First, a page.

Eleven months after These Eyes hit the charts - a period filled with such follow-up million-sellers as Laughing and No Time - the Guess Who became the first Canadian-based band to earn a No. 1 hit in the U.S. Ironically, the song that took them to the top was American Woman, a no-holds-barred rant against American aggression, arrogance, and greed.
Riding high with American Woman - and the Top-10 album of the same name - and the follow-up popularity of Share The Land, the bandmates were shocked to hear that Bachman, the longest-standing member, was opting out. After quitting in early 1971, Bachman first reunited with Chad Allan to form Brave Belt, then teamed with his brothers Tim and Robbie and vocalist C. Fred Turner to create Bachman-Turner Overdrive, one of the few Canadian rock bands to rival the popularity of the Guess Who.
Following Bachman's departure, the Guess Who personnel changes continued apace, with Kurt Winter, Greg Leskiw, Don McDougall, Bill Wallace, and Domenic Troiano all coming and going over the next three years. The hits - Albert Flasher, Rain Dance, Clap For The Wolfman - continued, too, though with decreasing impact.
Finally, in 1975, the Guess Who disbanded, though various ersatz "reunion" bands continued to record and tour. A genuine reunion, one that would reunite the masters who put the Guess Who on the map in the late 1960s, seemed unlikely, especially since tension between Bachman and Cummings had escalated.
But happen it did. In 1997, Bachman and Cummings agreed to perform together for the first time in more than 25 years. They played before a crowd of 40,000 in Winnipeg as part of a Red River flood-relief benefit concert.
Two years later, the classic foursome - Bachman, Cummings, Kale, and Peterson - were back on stage, performing for the closing ceremonies of the PanAm Games in Winnipeg. That led to 2000's sensational Running Back Thru Canada tour, which ranks as one of the highest-grossing in the history of Canadian music.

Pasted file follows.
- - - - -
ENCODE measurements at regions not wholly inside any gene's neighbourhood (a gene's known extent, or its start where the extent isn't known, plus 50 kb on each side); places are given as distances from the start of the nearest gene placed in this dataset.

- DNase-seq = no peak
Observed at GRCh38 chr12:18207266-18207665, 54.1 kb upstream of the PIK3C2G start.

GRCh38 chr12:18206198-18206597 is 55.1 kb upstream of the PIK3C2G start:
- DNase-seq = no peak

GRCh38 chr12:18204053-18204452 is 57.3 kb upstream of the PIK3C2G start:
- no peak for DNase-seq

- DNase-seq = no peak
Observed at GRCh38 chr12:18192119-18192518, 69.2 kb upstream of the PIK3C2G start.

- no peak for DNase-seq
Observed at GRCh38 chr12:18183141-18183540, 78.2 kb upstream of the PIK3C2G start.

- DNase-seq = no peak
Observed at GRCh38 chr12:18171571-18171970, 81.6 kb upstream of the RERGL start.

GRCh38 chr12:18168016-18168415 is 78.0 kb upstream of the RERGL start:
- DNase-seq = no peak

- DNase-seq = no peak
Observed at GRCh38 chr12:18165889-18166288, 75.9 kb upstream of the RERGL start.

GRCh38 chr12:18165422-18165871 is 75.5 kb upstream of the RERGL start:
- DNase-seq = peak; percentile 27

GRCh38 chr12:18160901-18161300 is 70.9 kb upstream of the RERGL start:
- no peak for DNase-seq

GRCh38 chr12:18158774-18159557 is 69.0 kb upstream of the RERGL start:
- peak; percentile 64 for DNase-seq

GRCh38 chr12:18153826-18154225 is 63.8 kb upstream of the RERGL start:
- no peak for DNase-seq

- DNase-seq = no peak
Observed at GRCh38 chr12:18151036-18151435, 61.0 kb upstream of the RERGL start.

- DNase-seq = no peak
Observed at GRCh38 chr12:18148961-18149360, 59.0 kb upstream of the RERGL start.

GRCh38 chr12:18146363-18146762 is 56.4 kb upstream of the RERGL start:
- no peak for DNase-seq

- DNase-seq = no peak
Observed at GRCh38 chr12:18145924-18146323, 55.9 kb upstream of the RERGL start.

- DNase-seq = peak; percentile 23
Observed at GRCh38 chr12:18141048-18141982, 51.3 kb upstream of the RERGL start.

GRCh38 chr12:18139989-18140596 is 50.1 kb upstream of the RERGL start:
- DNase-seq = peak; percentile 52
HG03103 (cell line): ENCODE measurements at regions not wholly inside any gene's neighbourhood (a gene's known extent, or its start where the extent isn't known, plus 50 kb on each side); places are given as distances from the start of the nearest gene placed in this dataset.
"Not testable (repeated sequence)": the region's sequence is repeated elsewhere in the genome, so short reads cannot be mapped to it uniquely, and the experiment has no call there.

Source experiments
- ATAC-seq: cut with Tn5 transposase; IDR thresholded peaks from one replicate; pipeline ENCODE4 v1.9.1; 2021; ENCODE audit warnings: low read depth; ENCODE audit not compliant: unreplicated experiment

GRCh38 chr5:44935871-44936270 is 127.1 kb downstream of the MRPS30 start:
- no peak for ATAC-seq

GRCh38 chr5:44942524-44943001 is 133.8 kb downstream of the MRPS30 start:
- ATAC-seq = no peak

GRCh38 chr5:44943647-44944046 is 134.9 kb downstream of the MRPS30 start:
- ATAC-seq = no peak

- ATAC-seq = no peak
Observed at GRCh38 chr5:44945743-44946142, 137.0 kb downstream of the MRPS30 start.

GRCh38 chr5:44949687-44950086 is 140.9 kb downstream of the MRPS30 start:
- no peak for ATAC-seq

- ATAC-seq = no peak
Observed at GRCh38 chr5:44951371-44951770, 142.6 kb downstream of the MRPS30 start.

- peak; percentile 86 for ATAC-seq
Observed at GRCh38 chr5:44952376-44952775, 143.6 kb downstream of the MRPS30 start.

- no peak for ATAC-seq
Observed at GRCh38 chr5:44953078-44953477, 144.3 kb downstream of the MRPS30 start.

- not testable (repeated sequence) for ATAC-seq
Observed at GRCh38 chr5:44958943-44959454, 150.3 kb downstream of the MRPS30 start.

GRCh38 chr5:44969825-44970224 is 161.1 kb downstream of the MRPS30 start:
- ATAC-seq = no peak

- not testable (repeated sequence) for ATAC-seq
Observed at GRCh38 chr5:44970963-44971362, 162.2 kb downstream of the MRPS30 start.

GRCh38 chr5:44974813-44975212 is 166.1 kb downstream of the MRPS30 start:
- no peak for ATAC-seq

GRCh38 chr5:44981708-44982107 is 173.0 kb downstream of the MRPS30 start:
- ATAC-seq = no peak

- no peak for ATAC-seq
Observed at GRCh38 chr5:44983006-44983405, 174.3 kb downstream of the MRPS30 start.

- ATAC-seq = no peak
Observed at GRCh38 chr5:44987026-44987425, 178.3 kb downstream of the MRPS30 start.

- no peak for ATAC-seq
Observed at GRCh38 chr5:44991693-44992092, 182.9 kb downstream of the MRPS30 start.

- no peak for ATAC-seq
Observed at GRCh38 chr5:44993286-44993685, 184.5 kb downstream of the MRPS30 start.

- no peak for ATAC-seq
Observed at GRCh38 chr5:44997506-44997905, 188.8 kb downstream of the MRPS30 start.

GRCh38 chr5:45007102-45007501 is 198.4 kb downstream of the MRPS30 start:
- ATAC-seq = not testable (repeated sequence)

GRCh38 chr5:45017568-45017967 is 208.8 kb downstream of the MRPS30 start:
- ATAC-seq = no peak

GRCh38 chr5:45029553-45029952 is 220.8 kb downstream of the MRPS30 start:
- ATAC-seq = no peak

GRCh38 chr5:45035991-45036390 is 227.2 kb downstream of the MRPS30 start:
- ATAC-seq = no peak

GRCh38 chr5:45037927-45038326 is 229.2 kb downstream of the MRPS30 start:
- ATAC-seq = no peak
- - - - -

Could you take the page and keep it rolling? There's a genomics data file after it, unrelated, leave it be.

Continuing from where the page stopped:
They were the guys who made it okay to be Canadian, who proved that you didn't have to leave our shores to score big. And they've influenced just about every Canadian performer who has followed since.
In his best-selling biography, Takin' Care Of Business, Randy Bachman relates an incident that occurred the day after that 1999 PanAm Games concert - an early-morning encounter with an old acquaintance that encapsulated just how important the Guess Who's success was to an entire generation of fans and rock-star wannabes.
As Bachman recalls: "I recognized him as a guy I knew from one of the hundreds of bands that used to play the community clubs in Winnipeg in the '60s. He congratulated me on a superb performance the night before. I could see he was very emotional, he had tears in his eyes, and I realized something for the first time in my life. For him, the dream was gone; he had never gone any further than the community clubs. But in the four of us he had been able to live out that dream in our success.
"We were the four horsemen who rode out of Winnipeg to find glory and fame and had come back one more time. We had lived the dream of a thousand other kids growing up in Winnipeg. To them, we are still heroes."